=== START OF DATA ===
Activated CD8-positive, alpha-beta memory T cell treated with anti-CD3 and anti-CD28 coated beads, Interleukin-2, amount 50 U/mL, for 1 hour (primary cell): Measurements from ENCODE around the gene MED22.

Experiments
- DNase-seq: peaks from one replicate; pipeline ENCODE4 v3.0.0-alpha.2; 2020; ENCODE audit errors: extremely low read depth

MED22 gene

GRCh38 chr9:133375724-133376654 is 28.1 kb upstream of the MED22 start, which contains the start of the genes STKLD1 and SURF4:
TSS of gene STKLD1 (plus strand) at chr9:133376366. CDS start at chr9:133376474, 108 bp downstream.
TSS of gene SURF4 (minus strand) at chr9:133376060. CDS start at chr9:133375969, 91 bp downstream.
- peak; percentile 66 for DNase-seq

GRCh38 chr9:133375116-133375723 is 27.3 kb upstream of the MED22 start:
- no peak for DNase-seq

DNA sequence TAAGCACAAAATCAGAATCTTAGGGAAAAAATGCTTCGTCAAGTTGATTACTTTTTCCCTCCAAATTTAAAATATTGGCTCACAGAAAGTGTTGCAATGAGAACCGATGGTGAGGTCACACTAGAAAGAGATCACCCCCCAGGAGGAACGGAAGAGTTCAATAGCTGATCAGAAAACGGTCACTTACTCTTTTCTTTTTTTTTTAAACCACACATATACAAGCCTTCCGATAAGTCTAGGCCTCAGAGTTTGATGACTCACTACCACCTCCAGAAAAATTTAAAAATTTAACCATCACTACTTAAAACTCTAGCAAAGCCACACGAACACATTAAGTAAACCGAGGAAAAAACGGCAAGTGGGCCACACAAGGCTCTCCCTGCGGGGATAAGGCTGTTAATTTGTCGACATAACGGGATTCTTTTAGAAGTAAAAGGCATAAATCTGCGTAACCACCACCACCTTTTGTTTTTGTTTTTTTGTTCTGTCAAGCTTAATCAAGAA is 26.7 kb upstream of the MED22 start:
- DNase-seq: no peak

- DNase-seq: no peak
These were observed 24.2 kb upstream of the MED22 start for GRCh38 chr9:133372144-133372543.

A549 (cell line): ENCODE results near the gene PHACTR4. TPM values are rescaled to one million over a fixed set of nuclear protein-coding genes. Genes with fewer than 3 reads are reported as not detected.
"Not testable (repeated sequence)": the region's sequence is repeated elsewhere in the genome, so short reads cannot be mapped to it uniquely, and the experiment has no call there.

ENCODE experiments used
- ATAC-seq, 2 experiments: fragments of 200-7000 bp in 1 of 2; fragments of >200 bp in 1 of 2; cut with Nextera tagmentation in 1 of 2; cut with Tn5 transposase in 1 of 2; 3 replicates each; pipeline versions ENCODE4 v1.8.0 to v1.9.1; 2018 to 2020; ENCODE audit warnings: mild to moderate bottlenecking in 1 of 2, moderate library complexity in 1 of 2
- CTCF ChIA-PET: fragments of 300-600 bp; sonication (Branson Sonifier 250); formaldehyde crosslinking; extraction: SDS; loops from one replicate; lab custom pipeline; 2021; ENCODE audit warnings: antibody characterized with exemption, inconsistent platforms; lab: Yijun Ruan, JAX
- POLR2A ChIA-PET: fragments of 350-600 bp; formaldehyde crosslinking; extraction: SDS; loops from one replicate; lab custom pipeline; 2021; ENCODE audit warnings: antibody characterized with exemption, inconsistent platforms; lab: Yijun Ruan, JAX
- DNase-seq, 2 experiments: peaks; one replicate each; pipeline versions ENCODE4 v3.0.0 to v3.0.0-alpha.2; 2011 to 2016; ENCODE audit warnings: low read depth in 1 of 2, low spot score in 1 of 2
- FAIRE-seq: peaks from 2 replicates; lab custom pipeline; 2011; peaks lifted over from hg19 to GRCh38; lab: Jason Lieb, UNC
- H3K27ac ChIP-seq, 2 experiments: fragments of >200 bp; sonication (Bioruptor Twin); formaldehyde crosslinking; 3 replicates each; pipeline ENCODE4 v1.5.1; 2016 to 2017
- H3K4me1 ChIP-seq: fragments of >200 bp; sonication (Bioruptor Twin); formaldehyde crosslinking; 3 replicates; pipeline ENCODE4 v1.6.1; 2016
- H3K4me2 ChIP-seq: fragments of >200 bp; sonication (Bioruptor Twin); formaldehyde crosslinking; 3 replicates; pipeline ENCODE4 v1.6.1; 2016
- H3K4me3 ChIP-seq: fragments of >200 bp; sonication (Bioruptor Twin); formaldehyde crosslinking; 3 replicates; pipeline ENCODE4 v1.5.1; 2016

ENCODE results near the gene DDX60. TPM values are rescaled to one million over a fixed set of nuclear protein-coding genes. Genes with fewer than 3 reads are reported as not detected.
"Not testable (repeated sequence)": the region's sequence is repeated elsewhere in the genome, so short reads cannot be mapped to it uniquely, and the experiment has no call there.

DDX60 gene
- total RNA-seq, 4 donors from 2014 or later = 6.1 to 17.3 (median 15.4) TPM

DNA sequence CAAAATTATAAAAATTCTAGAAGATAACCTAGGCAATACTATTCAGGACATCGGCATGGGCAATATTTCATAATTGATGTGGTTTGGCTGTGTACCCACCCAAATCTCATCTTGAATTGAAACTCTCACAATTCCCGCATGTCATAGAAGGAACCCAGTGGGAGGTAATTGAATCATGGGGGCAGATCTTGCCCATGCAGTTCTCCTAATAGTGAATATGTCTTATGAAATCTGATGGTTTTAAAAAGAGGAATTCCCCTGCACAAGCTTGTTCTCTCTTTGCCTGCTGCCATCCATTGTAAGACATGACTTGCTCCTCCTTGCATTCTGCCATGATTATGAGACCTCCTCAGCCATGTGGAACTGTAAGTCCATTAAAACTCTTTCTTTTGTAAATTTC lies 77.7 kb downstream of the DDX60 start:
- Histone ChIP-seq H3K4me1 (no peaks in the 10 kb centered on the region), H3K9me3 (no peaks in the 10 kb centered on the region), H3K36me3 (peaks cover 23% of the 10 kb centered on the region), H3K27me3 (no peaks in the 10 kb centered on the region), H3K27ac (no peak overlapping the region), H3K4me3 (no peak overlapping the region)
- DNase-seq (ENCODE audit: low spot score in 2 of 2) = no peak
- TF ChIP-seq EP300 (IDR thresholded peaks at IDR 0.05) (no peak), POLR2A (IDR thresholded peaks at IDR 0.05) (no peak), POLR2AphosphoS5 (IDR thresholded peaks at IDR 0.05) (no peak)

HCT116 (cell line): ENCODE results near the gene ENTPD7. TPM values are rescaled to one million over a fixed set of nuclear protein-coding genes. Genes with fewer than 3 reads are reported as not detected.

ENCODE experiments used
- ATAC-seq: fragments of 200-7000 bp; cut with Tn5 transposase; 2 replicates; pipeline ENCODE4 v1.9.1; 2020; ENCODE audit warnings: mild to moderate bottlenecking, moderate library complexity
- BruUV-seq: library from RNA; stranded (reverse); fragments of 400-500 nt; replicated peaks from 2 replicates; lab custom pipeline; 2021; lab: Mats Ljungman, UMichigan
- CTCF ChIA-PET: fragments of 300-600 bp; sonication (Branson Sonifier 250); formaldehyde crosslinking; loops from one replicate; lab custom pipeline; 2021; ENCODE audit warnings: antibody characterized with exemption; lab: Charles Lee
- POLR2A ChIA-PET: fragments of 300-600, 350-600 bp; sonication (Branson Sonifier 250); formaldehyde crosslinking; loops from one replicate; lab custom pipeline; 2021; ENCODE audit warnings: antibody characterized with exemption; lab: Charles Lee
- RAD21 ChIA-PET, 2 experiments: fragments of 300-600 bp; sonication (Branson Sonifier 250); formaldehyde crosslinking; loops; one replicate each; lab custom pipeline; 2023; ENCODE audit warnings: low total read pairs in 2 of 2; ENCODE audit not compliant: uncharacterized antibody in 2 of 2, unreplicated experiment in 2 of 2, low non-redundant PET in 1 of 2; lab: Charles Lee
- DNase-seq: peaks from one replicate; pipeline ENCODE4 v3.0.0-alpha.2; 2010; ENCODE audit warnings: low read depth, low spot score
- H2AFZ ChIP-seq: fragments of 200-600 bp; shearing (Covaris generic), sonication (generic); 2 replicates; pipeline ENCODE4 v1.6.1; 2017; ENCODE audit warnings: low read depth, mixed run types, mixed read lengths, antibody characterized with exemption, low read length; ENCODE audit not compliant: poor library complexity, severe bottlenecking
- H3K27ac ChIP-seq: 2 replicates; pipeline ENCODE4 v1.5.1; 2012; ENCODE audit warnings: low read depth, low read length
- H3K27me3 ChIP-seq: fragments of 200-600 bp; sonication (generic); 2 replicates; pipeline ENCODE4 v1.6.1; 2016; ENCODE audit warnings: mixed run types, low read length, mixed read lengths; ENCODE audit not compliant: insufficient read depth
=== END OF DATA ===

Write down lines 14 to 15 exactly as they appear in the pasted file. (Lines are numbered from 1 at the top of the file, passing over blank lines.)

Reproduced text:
These were observed 24.2 kb upstream of the MED22 start for GRCh38 chr9:133372144-133372543.

A549 (cell line): ENCODE results near the gene PHACTR4. TPM values are rescaled to one million over a fixed set of nuclear protein-coding genes. Genes with fewer than 3 reads are reported as not detected.